Government Advertising by baa17504


                             AUSTRALIAN DEMOCRATS ACTION PLAN
                             GOVERNMENT ADVERTISING

                             The Democrats support information and advertising designed to inform Australians
                             of taxpayer-funded government programs and services. However, we oppose the
                             abuse of budgetary discretion by governments to put out party political propaganda
                             under the guise of legitimate government advertising. Since the 1980s, we have
                             campaigned hard to rein in this form of spending essentially designed to skew the
                             playing field of electoral competition. In October 2003, a Senate Order jointly moved
                             by the Democrats and Labor, which was based on Committee and the Australian
                             National Audit Office recommendations, was to enforce much higher standards and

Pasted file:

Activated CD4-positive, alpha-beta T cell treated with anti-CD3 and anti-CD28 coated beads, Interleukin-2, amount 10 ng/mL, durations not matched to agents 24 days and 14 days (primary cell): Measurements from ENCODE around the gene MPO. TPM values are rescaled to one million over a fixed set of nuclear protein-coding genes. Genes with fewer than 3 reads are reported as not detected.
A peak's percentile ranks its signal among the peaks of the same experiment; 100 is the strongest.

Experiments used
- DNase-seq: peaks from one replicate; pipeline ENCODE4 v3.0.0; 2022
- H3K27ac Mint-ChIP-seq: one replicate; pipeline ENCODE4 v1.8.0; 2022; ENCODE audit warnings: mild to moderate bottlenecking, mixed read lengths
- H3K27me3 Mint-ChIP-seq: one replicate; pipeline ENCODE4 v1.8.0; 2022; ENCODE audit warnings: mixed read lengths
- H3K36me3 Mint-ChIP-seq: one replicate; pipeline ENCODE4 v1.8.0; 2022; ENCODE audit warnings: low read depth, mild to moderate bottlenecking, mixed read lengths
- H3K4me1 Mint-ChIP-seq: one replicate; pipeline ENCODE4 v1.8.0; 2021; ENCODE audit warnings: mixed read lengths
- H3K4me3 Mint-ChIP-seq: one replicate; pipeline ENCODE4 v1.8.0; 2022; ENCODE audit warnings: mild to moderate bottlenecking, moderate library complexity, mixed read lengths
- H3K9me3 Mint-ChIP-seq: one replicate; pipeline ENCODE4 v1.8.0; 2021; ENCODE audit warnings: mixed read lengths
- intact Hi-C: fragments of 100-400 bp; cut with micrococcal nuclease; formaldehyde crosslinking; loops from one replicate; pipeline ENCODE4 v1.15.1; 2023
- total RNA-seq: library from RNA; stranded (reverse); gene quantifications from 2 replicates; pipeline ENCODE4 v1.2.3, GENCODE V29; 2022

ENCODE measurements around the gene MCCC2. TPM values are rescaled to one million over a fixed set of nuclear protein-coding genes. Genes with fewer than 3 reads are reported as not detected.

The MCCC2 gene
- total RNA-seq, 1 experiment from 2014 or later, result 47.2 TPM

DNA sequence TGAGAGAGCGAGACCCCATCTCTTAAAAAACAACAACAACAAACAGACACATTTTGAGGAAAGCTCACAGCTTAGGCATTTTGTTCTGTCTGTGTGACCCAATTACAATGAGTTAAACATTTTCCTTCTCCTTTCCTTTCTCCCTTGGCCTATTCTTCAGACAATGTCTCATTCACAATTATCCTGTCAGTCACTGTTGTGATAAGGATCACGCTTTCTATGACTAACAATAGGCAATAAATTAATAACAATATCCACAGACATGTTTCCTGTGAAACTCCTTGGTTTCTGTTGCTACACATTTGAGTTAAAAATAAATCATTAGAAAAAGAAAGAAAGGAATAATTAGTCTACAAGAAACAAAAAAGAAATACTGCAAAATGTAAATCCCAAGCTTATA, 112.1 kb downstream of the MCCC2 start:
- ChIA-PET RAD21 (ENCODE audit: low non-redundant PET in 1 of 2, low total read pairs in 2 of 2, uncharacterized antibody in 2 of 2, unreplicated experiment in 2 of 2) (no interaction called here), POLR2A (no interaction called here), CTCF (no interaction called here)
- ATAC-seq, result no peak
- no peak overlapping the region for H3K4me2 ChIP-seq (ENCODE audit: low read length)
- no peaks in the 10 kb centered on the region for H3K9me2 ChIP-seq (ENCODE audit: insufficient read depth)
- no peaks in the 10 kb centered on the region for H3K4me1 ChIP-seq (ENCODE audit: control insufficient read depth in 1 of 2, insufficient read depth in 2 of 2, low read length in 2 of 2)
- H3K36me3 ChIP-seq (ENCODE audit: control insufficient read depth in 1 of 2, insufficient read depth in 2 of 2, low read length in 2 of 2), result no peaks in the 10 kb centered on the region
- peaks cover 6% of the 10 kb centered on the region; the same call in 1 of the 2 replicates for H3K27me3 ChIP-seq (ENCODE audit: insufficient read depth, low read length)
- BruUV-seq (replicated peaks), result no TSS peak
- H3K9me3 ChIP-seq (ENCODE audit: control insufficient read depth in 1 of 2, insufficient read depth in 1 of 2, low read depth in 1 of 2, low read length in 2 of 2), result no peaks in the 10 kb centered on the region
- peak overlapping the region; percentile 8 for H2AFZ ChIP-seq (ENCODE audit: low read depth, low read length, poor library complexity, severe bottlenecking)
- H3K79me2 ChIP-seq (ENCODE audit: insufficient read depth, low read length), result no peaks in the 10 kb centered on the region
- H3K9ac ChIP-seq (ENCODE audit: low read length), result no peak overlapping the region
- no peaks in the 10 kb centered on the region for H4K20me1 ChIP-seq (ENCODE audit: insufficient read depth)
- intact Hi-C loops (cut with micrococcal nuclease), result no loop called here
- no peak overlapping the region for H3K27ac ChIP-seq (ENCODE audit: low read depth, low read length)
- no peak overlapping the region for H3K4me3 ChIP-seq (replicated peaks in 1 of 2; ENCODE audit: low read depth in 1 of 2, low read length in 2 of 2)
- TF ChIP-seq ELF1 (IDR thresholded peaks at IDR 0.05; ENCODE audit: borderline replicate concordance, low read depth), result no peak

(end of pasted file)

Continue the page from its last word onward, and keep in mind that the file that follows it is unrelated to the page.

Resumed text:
tougher controls on government advertising. However, it has been consistently
 “The unfettered right
                             ignored by the Howard Coalition Government.
     of government to
    spend taxpayers’         Our Action Plan
       money on party
                                 Support the enforcement of the 2003 Senate Order on advertising and the 2005
  political advertising          Senate Committee recommendations
  campaigns must be              Pursue at every opportunity through private senator’s bills, parliamentary
curtailed. It is nothing         debate, media work and Senate Committees to establish tougher controls on
       less than fiscal          government advertising.
      irresponsibility.”         Consider seeking political support to help place a cap on government